[chawr, chohr]


a small or odd job; routine task.
chores, the everyday work around a house or farm.
a hard or unpleasant task: Solving the problem was quite a chore.

Origin of chore

1375–1425; late Middle English char, Old English cyrr, variant of cierr, cerr char3

Synonyms for chore

1. duty, work, errand, stint. 1, 2. See task. Unabridged Based on the Random House Unabridged Dictionary, © Random House, Inc. 2019

Examples from the Web for chore

Contemporary Examples of chore

Historical Examples of chore

  • Somewhere on these six hundred acres was the herd and it was his chore to find it and bring it in.


    Mr. and Mrs. Haldeman-Julius

  • "You said running errands was my chore," he reminded his mother.

    Jerry's Charge Account

    Hazel Hutchins Wilson

  • The sooner he finished the sooner his mother might give him some other chore to do.

    Jerry's Charge Account

    Hazel Hutchins Wilson

  • I had started for the store, but then remembered a chore I wanted him to do.


    William Gerken

  • He did not force him, he did many a chore for him, always picked the best piece of the meal for him.


    Herman Hesse

British Dictionary definitions for chore



a small routine task, esp a domestic one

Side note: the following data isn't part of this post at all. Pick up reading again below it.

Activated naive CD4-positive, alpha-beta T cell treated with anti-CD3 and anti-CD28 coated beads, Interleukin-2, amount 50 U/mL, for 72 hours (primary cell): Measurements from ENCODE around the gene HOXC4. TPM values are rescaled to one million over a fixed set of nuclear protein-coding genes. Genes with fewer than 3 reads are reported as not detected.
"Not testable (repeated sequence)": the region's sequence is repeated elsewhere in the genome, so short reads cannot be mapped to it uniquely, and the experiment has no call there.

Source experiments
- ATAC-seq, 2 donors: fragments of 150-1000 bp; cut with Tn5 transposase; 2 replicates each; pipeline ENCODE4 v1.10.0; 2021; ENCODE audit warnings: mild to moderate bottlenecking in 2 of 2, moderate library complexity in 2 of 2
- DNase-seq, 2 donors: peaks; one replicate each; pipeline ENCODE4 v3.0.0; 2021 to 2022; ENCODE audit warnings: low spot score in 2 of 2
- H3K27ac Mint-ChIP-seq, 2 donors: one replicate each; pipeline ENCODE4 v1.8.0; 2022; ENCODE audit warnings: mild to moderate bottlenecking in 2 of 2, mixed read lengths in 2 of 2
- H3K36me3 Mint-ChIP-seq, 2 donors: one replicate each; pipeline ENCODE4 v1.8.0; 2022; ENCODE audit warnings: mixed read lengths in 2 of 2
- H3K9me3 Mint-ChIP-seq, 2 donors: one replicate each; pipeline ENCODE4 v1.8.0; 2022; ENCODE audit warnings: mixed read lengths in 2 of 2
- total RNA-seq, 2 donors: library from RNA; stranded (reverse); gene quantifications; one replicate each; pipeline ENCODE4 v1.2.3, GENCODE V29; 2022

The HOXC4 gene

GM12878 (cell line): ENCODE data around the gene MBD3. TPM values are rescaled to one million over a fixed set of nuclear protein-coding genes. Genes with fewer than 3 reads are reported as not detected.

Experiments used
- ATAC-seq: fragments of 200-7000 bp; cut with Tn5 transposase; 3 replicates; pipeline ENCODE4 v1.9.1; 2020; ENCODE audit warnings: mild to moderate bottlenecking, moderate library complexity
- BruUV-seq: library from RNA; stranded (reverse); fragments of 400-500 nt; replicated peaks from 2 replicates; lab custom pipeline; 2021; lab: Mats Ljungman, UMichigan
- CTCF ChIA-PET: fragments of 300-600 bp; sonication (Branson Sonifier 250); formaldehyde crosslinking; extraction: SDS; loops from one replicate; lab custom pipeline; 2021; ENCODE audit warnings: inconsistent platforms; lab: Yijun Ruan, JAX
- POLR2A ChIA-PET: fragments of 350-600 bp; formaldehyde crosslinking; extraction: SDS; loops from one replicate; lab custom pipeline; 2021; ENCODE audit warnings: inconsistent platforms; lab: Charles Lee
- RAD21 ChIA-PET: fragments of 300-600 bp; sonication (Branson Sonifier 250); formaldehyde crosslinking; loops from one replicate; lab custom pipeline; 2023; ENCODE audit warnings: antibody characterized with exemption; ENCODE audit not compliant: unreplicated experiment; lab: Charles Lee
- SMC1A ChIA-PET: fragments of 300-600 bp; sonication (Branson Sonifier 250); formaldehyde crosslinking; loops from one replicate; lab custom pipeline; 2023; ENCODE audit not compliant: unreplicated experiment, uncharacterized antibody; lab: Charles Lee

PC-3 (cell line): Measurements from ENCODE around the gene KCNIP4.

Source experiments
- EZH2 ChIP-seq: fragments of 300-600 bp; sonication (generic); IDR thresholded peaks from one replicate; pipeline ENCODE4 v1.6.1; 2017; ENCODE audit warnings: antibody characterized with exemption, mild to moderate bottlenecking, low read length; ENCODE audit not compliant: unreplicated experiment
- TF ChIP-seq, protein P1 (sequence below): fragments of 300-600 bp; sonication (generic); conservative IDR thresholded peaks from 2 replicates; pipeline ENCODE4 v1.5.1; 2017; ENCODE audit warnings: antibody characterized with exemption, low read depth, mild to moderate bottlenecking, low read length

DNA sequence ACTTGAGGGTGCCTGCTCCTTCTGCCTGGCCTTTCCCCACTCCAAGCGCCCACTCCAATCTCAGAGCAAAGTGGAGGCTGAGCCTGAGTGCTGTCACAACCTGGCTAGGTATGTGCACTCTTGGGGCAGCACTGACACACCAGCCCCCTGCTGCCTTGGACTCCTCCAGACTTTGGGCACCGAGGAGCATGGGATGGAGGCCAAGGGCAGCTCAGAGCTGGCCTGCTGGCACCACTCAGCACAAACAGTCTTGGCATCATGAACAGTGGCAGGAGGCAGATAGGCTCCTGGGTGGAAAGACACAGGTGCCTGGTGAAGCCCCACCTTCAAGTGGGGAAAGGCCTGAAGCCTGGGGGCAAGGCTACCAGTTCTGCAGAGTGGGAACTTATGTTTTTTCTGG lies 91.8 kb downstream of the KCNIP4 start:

an unpleasant task

Word Origin for chore

C19: variant of Middle English chare; related to char ³
Collins English Dictionary - Complete & Unabridged 2012 Digital Edition © William Collins Sons & Co. Ltd. 1979, 1986 © HarperCollins Publishers 1998, 2000, 2003, 2005, 2006, 2007, 2009, 2012

Word Origin and History for chore

1751, American English, variant of char, from Middle English cherre "odd job," from Old English cerr, cierr "turn, change, time, occasion, affair business."

Chore, a corruption of char, is an English word, still used in many parts of England, as a char-man, a char-woman; but in America, it is perhaps confined to New England. It signifies small domestic jobs of work, and its place cannot be supplied by any other single word in the language. [Noah Webster, "Dissertations on the English Language," 1789]
Online Etymology Dictionary, © 2010 Douglas Harper